I took an Intro to Philosophy Course in college. I remember the distinct feeling of my brain aching, because it had no solid idea on which to take hold. Everything—ideas, the world, my very self—felt illusory. It was unsettling.
What does that have to do with The Darker the Night, The Brighter the Stars: A Neuropsychologist’s Odyssey Through Consciousness by Paul Broks? Everything. This book is a mash-up of sorts. He loosely chronicles his wife’s end of life journey & his own grief, which he views thought the lens of neuropsychology, philosophy, myth, and atheism.
“But those are multiple lenses!” you’re probably protesting. Why, yes. Yes they are. And that’s precisely why I could make it through the book without being launched into an existential crisis (although it took me 10x longer than usual).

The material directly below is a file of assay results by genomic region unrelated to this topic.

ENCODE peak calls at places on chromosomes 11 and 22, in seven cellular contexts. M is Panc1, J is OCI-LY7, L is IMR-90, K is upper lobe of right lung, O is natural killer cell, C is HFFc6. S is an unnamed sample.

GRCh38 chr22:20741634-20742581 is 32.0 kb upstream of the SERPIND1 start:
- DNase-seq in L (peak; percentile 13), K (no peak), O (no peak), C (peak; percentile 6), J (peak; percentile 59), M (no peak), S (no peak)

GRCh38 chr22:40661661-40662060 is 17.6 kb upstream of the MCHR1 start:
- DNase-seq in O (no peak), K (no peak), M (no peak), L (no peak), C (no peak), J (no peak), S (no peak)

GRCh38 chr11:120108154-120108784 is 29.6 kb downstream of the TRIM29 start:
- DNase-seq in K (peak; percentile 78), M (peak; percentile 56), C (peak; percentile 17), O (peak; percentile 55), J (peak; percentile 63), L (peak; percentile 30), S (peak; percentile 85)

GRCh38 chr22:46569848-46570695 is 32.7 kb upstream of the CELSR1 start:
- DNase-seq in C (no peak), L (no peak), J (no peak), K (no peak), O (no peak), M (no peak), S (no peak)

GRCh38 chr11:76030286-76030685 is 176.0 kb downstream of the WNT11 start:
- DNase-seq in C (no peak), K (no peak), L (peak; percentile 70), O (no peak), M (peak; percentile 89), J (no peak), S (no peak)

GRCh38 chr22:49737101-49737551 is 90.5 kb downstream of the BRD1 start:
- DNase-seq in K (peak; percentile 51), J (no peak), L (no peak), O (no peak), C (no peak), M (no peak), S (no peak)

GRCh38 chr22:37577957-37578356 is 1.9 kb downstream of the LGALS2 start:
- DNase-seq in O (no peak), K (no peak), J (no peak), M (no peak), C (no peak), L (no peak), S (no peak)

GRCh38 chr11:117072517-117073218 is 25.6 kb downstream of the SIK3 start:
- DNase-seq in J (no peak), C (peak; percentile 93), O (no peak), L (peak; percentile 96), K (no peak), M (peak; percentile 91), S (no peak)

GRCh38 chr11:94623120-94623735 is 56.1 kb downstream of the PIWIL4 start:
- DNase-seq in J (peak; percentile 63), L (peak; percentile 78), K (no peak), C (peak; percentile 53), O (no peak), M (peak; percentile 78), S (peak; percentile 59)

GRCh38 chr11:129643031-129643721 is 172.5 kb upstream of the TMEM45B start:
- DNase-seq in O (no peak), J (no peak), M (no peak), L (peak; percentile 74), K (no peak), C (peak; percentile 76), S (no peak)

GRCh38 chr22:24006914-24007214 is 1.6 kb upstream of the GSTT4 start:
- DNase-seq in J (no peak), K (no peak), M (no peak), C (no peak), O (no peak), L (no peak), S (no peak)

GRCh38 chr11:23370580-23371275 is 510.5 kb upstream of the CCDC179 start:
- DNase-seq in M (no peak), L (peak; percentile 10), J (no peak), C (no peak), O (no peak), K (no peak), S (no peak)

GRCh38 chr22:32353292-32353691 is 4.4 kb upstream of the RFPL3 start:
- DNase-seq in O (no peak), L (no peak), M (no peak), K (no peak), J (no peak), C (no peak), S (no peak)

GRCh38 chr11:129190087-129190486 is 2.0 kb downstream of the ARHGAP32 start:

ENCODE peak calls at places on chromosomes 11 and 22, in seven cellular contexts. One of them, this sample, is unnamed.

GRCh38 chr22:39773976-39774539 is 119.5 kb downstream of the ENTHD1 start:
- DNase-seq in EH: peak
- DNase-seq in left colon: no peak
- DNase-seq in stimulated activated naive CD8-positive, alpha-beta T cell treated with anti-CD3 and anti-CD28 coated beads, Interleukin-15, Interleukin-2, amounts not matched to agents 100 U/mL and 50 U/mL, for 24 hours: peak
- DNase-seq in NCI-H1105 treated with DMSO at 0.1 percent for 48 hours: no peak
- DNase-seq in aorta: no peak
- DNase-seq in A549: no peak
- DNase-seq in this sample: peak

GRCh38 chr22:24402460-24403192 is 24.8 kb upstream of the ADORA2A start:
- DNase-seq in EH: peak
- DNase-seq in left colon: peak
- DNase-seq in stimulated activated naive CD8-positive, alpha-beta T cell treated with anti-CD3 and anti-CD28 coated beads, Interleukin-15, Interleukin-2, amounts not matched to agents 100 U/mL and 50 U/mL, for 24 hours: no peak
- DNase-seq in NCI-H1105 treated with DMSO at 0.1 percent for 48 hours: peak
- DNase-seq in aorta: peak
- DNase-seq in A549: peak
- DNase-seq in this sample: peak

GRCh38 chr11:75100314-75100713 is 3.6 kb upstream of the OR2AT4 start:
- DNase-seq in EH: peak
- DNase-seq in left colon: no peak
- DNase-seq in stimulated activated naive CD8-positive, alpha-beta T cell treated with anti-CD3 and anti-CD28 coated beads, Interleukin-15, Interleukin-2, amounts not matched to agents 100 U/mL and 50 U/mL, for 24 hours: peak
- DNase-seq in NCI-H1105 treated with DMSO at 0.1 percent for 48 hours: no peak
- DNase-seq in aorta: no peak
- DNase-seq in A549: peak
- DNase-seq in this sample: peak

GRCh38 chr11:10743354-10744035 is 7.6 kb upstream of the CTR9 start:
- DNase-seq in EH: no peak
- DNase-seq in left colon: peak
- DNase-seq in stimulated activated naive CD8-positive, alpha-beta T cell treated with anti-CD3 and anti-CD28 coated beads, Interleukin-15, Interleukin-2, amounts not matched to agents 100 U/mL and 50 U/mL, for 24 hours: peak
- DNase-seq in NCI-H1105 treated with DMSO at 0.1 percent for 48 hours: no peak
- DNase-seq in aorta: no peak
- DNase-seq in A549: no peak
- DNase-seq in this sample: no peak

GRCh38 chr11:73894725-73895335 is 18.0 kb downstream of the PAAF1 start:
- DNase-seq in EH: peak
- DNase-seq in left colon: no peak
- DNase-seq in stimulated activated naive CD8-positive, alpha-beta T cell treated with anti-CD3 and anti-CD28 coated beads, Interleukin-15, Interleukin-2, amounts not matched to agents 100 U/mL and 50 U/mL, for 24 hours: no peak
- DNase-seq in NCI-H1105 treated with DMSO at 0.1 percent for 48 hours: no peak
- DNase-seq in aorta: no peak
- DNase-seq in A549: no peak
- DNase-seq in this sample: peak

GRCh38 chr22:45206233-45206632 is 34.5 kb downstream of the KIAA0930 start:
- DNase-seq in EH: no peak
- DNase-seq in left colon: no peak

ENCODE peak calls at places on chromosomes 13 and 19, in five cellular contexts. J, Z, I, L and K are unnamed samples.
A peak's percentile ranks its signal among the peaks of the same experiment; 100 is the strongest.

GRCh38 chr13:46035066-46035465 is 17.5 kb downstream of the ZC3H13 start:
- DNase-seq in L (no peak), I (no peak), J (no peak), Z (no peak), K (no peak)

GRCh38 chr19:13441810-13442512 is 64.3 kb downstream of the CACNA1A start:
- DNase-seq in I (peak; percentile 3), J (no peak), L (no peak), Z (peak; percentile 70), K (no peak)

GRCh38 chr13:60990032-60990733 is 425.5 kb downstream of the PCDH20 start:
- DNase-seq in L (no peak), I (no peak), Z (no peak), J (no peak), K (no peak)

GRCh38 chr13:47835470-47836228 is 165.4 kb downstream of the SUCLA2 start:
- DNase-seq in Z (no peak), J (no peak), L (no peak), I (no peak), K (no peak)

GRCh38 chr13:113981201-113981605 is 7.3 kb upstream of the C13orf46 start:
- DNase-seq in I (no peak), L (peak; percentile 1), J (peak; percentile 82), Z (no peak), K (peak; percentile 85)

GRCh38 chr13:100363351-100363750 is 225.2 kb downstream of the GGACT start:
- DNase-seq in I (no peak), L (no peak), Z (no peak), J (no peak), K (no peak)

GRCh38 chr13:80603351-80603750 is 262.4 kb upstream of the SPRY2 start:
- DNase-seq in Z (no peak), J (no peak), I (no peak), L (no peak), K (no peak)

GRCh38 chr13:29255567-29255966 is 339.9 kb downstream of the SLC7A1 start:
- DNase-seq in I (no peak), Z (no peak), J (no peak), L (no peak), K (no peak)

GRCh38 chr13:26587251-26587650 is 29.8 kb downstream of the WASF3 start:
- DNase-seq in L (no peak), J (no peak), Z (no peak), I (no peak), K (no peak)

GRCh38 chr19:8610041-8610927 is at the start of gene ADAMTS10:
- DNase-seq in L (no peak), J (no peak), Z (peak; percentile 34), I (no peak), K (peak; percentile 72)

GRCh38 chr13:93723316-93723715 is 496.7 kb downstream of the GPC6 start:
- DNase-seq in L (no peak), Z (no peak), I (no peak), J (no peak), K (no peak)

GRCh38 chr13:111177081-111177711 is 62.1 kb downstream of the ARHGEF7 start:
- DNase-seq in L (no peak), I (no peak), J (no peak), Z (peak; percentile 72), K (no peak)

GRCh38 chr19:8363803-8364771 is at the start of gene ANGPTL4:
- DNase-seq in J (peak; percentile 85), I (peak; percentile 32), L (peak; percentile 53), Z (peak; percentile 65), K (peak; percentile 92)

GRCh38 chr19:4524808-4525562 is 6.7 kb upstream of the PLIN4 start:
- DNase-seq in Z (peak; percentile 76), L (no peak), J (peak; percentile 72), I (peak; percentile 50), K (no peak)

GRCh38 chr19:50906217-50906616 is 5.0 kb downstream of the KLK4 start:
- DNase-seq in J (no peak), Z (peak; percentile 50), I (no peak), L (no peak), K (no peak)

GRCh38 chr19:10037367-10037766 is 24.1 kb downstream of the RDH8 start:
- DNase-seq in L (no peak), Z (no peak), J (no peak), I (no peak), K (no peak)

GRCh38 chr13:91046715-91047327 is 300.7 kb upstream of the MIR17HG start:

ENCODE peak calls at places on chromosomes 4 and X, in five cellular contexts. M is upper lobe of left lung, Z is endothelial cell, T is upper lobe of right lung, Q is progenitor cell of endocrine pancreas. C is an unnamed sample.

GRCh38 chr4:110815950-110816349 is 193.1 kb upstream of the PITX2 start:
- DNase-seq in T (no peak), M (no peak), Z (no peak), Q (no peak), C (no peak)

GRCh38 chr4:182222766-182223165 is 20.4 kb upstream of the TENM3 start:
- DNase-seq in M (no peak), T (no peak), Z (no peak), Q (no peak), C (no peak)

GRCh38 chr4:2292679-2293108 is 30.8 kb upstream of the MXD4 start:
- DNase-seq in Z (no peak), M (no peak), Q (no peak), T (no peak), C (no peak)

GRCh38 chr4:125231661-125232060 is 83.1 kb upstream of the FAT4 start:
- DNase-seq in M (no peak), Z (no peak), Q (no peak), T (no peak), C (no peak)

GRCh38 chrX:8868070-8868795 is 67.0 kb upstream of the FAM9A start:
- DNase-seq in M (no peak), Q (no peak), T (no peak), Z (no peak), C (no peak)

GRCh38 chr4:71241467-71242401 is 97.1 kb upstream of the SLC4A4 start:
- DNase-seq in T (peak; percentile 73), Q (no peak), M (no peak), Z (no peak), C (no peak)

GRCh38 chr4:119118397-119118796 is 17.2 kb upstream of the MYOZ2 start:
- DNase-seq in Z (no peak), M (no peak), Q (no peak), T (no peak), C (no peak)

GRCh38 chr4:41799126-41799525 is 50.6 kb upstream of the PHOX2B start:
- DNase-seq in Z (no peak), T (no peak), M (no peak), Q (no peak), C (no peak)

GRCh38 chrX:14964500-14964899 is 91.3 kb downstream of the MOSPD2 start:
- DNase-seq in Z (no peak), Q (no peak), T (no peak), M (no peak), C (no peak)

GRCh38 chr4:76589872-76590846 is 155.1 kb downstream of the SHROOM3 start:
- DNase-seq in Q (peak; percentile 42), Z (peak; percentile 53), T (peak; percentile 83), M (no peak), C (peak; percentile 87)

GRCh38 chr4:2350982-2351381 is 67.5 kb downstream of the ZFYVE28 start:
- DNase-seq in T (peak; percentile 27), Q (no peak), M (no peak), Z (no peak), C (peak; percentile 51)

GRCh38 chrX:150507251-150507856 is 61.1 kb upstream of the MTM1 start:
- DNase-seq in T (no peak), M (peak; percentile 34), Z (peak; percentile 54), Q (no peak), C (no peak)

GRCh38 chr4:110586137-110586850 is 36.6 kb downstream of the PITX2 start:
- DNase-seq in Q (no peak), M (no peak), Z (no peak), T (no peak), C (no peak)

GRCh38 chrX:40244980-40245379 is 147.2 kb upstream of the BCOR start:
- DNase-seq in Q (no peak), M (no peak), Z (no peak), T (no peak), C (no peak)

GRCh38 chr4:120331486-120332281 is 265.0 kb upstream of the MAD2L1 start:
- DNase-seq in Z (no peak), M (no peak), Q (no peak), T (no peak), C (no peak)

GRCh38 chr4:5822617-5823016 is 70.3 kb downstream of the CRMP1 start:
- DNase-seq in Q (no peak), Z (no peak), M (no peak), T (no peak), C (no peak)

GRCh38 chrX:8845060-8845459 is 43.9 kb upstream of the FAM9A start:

Broks works hard to make complicated concepts accessible. He tells stories, draws parallels, and guides the reader through an examination of human consciousness—in part using quantum physics of all things. Here’s my favorite bit:
“There’s a tantalizing pleasure to be had the unfathomability of quantum physics. But what if we ourselves are unfathomable?…[what if] human beings are, to the human mind, fundamentally, intrinsically, incomprehensible. We might get glimpses of what we fundamentally are . . but only glimpses.”
How beautifully…cosmic. The whole book felt like a grand wandering through time & space and the opportunity to get a rare glimpse at the mystery of what makes us who we are.